Micro Focus lost almost half its market value on Monday in its sharpest one-day drop, after signalling that it is continuing to struggle with integrating its $8.8bn reverse takeover of Hewlett Packard Enterprise’s software assets.

The UK group, which specialises in software tools and IT management services, also announced the departure of chief executive Chris Hsu just six months after his appointment. He will be replaced by Stephen Murdoch, chief operating officer.

Kevin Loosemore, executive chairman, said the company had underestimated the cultural differences with HPE and struggled to motivate sales staff following the merger.

“Collectively we haven’t done a good job executing in the last period,” he said. “This is a bigger acquisition [than previous purchases] and there are lots of challenges. Clearly in some cases we underestimated some of those challenges, so shame on us.”

Micro Focus warned on Monday that revenues would fall 6 per cent to 9 per cent in the year to October, a significant downgrade to the 2 per cent to 4 per cent decline it had predicted at the start of the year.

Shares were down 46 per cent at £8.73 in late afternoon.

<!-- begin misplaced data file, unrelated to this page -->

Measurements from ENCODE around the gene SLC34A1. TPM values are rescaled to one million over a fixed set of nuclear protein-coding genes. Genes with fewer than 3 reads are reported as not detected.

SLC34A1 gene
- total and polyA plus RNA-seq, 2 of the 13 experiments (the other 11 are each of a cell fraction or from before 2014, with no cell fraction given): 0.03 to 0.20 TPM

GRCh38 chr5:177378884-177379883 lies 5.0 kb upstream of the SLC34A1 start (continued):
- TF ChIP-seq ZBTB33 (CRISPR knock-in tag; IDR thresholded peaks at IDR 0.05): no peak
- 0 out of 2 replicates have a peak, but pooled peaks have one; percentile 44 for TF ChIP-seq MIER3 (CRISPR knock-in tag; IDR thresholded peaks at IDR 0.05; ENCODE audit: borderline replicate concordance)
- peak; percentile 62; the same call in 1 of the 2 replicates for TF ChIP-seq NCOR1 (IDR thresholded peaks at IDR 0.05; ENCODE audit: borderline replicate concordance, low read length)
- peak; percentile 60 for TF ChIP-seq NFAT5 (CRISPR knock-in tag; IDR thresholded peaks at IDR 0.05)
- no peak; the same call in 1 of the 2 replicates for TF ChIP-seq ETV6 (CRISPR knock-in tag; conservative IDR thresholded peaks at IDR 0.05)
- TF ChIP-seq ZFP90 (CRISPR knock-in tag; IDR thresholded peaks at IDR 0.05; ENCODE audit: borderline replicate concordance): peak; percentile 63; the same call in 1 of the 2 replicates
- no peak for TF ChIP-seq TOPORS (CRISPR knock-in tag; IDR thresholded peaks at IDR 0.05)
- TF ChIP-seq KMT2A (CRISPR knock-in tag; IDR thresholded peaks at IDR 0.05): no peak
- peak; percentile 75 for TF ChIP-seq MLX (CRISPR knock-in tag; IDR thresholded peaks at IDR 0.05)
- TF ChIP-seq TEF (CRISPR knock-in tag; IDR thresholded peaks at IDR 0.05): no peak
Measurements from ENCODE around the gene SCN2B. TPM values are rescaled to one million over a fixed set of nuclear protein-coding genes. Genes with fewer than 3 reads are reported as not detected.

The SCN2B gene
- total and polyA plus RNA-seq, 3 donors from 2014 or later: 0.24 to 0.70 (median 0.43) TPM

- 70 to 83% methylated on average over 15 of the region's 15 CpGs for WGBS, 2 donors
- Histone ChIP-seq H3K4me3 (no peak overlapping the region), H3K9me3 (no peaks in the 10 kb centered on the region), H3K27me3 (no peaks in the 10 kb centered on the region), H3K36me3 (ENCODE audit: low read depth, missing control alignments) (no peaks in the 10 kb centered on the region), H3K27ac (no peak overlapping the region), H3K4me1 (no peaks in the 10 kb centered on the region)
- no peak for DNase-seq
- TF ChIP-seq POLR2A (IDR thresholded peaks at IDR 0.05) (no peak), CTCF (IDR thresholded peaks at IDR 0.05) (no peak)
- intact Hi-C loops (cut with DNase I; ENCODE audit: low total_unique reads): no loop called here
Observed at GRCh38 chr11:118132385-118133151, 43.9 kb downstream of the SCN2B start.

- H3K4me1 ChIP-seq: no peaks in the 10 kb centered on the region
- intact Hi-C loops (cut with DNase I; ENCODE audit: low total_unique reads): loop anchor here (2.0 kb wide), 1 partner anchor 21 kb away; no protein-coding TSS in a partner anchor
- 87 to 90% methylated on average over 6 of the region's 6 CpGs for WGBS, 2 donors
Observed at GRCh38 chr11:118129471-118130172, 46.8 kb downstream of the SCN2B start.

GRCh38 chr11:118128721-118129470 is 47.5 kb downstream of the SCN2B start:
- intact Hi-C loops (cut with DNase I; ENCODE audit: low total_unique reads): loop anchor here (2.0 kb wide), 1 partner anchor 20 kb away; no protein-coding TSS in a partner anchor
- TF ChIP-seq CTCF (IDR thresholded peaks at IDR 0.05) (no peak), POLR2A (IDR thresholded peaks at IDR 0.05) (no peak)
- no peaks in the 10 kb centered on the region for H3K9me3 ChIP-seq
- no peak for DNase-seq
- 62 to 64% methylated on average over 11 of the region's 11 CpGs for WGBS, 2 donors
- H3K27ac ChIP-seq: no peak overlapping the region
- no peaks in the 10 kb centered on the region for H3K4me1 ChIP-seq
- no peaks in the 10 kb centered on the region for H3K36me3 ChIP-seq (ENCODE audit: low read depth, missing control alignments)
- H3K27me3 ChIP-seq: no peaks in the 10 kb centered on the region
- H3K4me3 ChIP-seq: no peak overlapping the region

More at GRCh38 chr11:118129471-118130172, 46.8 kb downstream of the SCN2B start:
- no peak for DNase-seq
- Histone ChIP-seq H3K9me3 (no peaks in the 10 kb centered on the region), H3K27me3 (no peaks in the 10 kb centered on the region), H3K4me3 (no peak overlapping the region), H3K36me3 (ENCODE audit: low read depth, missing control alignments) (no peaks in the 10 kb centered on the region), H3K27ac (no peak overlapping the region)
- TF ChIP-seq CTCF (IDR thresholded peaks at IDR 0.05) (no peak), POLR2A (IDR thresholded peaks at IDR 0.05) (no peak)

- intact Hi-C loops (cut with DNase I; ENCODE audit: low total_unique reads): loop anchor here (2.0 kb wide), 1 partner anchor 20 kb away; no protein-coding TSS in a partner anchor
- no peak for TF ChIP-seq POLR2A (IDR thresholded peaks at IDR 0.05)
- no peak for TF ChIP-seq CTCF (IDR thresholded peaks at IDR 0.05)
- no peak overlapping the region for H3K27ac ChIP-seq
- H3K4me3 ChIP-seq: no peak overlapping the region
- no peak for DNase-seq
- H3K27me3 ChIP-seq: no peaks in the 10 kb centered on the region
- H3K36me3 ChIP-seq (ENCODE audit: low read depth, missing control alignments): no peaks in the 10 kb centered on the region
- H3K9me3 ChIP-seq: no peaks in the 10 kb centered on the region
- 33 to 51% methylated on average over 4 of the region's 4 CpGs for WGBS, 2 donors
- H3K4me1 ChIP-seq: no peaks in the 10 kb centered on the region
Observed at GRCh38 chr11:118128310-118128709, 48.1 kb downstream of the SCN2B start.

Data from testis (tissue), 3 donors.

Micro Focus has snapped up a number of legacy brands over the past decade but the HPE takeover was its largest by a wide margin, quadrupling the size of the business.

Mr Loosemore’s plan was to slash costs and improve performance at the newly acquired business with the aim of doubling the combined group’s operating margin from 21 per cent to at least 45 per cent in three years.

However, in an interview with the Financial Times last year, Mr Hsu pointed to a stronger emphasis on investing for growth.

Mr Loosemore reiterated on Monday that there had been no difference in strategy between the two leaders.

As part of the takeover, Micro Focus also acquired Autonomy assets that were bought by HP in 2011, which have since triggered billions of dollars in writedowns and allegations by HP of financial misconduct on the part of Autonomy management, which they have strongly denied. However, Autonomy accounts for less than 10 per cent of total revenues.

The HPE takeover cost Micro Focus upwards of $260m in fees to banks and financial advisers.

Micro Focus said integration problems had centred around the implementation of a new IT system that led to sales staff quitting the company in unusually high numbers. That has caused particular problems in North America.

Analysts questioned Micro Focus’s ability to drive growth without strong sales relationships. “There are a large number of people leaving the business,” analysts at Barclays wrote in a note. “It is a concern if Micro Focus is not finding it can incentivise the right people through changing sales compensation plans.”

Micro Focus said adjusted earnings margins would be in line with previous guidance because of progress made with its cost reduction programme — implying that adjusted earnings before interest, tax, depreciation and amortisation would also be lower than previously expected.

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